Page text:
The man tipped to be Chancellor Merkel‘s kingmaker and partner in government is now known as the "coalition killer." His popularity rates have plummeted - but he has found new friends, which may be a long-term strategy.
How the mighty have fallen: One month ago, Free Democratic Party (FDP) leader Christian Lindner was a kingmaker — a key player in coalition talks to form a new government in Germany. Yet on Tuesday, magazine Der Spiegel named him their "loser of the day" for turning the FDP's successful resurgence in German national politics into a moment of crisis for the party.
Some have hailed Lindner's decision to step away from coalition talks — "it is better not to govern than to govern badly," as he put it — as a mark of his political savvy, accrued from four years in the wilderness after the pro-business FDP failed to make the 5 percent hurdle to enter the Bundestag in 2013's national elections.
Indeed, Lindner's actions could easily be read as him angling to enter the personality vacuum that will be left when Chancellor Angela Merkel finally decides to step down, as her Christian Democrats (CDU) appear unable to find an heir to replace her.
'The AfD are celebrating'
In that vein, many analysts from within Germany as well as internationally have pointed out that the 38-year-old Lindner is not, as he appeared to some before the election, aiming to be "approachable but tough" a la Justin Trudeau or Emmanuel Macron.
Rather, he appears to be channeling Austria's young, conservative Sebastian Kurz, who on Wednesday appeared mere days away from forming a nationalist government in Vienna.
The 31-year-old Kurz managed, in the course of just a few months, to rebrand one of Austria's oldest political parties in his own image — going so far as to rename the Austrian People's Party (ÖVP) on the ballot as "the Sebastian Kurz list." Like Kurz and the ÖVP, the FDP's election campaign focused on slick, stylish and modern images of the party leader.
German journalist Ulrich Deppendorf called Lindner "mini-Kurz," adding that the far-right Alternative for Germany (AfD) was "already celebrating and indirectly praising Lindner," for walking away from coalition talks.
Like Kurz, Lindner and the FDP are also hoping to siphon support away from the far-right by filing in the conservative gaps left by center-left and center-right governments. And in Lindner's case, perhaps taking away right-wing voters unhappy with how Merkel has led her center-right CDU towards the middle.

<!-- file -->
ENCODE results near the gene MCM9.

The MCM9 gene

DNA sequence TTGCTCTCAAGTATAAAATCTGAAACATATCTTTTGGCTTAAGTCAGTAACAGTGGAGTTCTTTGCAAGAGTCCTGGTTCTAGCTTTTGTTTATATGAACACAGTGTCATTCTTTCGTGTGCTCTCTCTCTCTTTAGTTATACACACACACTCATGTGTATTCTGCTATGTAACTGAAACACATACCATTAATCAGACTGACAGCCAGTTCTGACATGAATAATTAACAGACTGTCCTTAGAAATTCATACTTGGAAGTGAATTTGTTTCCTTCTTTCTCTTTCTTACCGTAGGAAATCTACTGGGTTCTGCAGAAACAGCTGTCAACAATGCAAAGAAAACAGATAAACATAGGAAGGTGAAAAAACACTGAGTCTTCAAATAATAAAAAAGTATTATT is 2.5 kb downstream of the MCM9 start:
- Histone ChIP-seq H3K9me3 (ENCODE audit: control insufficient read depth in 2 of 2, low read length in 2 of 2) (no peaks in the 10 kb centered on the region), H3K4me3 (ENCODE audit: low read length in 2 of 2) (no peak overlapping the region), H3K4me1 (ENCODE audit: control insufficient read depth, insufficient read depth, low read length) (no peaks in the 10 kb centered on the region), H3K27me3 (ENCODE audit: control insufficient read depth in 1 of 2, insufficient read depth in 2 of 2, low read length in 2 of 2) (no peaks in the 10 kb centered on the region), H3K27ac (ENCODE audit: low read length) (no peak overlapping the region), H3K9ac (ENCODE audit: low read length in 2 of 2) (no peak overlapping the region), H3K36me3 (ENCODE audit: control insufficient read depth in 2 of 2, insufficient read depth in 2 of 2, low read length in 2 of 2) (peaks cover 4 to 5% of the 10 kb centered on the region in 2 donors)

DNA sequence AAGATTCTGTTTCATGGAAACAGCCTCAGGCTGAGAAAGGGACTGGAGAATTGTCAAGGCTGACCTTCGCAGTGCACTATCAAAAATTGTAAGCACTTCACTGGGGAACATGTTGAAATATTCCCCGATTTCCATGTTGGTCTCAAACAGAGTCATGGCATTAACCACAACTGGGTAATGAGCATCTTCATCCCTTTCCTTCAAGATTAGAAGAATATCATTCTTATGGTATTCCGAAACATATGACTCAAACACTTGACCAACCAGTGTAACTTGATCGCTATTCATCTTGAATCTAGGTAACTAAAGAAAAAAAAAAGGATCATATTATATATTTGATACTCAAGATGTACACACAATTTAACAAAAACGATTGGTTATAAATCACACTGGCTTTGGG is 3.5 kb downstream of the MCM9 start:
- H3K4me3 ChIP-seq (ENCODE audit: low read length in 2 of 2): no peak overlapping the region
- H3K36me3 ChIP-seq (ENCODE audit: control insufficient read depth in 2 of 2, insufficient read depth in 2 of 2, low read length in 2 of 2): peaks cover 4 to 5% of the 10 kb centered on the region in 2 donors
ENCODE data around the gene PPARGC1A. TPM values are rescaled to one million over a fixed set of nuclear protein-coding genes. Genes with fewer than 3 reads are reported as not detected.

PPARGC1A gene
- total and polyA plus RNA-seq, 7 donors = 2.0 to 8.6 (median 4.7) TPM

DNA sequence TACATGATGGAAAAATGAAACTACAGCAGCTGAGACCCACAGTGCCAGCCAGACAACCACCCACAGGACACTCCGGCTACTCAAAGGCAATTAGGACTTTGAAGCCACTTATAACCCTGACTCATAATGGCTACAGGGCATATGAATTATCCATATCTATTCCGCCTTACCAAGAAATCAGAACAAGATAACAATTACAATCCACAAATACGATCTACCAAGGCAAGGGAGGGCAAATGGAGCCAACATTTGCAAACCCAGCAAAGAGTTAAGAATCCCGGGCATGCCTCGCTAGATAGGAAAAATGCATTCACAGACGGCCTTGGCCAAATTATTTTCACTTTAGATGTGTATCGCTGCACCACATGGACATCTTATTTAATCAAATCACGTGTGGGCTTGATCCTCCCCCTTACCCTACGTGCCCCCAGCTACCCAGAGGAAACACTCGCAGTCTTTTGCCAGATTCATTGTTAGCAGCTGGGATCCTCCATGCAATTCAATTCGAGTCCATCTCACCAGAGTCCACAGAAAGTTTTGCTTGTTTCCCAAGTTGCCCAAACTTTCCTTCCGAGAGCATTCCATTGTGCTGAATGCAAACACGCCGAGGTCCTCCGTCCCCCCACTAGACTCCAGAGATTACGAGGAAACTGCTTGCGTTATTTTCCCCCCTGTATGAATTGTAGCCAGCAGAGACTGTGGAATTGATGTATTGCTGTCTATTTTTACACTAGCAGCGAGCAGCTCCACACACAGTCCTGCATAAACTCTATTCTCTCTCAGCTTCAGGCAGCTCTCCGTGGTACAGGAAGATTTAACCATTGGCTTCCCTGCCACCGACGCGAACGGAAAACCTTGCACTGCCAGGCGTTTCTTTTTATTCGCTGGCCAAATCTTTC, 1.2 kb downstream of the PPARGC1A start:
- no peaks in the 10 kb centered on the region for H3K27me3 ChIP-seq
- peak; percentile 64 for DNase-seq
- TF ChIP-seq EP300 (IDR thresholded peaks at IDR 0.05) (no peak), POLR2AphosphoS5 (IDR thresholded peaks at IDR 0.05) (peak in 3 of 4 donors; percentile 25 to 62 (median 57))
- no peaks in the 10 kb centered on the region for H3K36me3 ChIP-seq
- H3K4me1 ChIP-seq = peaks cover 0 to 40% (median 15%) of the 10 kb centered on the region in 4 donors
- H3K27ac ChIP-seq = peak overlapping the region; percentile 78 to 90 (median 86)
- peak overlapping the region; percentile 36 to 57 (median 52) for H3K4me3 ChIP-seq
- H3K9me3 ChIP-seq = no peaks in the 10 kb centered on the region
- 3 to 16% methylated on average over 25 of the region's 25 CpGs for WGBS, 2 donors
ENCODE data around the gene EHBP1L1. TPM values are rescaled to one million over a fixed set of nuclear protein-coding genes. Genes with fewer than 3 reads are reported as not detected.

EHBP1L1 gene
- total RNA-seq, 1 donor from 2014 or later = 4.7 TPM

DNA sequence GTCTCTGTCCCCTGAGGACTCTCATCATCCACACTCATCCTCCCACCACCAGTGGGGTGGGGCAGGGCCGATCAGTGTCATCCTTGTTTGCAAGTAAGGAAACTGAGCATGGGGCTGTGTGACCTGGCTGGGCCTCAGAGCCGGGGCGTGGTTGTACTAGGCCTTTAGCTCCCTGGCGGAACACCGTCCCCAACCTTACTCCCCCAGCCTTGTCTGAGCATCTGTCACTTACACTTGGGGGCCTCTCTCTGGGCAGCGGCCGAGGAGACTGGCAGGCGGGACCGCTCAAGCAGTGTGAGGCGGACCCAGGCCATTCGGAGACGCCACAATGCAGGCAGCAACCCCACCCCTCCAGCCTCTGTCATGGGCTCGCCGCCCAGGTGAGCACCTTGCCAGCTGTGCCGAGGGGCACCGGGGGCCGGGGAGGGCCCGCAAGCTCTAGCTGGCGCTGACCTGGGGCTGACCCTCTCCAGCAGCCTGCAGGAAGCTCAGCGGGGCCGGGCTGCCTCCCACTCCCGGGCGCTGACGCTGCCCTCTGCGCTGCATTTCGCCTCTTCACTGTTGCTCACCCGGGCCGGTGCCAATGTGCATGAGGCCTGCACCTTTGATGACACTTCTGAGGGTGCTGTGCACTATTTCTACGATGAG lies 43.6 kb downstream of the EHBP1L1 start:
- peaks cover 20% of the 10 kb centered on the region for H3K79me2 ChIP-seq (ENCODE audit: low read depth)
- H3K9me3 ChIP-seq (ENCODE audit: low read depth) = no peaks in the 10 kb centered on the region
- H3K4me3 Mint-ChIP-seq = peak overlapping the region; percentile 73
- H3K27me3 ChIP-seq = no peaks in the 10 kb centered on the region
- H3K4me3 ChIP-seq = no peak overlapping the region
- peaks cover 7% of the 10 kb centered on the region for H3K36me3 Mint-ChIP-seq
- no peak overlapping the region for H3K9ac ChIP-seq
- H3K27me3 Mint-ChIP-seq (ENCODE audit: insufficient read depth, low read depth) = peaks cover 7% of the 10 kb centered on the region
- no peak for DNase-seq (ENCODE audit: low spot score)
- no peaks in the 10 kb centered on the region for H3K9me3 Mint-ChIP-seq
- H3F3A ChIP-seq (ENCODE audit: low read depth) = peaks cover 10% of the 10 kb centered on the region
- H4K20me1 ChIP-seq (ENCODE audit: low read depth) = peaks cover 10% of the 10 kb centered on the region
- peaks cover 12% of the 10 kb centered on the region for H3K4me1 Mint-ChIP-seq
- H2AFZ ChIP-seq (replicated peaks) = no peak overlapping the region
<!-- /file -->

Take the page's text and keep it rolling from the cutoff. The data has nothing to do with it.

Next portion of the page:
AfD like Lindner better than their own leader
Whether or not it's intentional, AfD supporters find Lindner appealing. According to a poll from public broadcaster ARD, after the FDP left coalition talks, 64 percent of AfD voters saw Lindner in a positive light — compared to just 25 percent before the September election. The nationalists even appear to prefer Lindner to their own co-leader, Alexander Gauland, who only has 58 percent approval.
Lindner was swiftly losing support among non-AfD voters, however, falling 17 percentage points to only 28 percent approval according to ARD. The FDP itself has sunk from its election high of 10.7 percent support to around 8 percent.
Tumbling poll numbers are now causing mutinous rumblings among the Free Democrats, who until recently firmly stood behind their leader.
"The FDP knows that without his turbo-campaigning, which was largely based on his own image, they would not be sitting in the Bundestag," Der Spiegel wrote. However, since the break up of coalition talks left Germany in political uncertainty, more FDP members are distancing themselves from Lindner.
Party Secretary Nicola Beer has publicly voiced her disappointment at walking away from talks, and Lindner's deputy Wolfgang Kubicki has insinuated that he would be willing to return to the coalition negotiating table.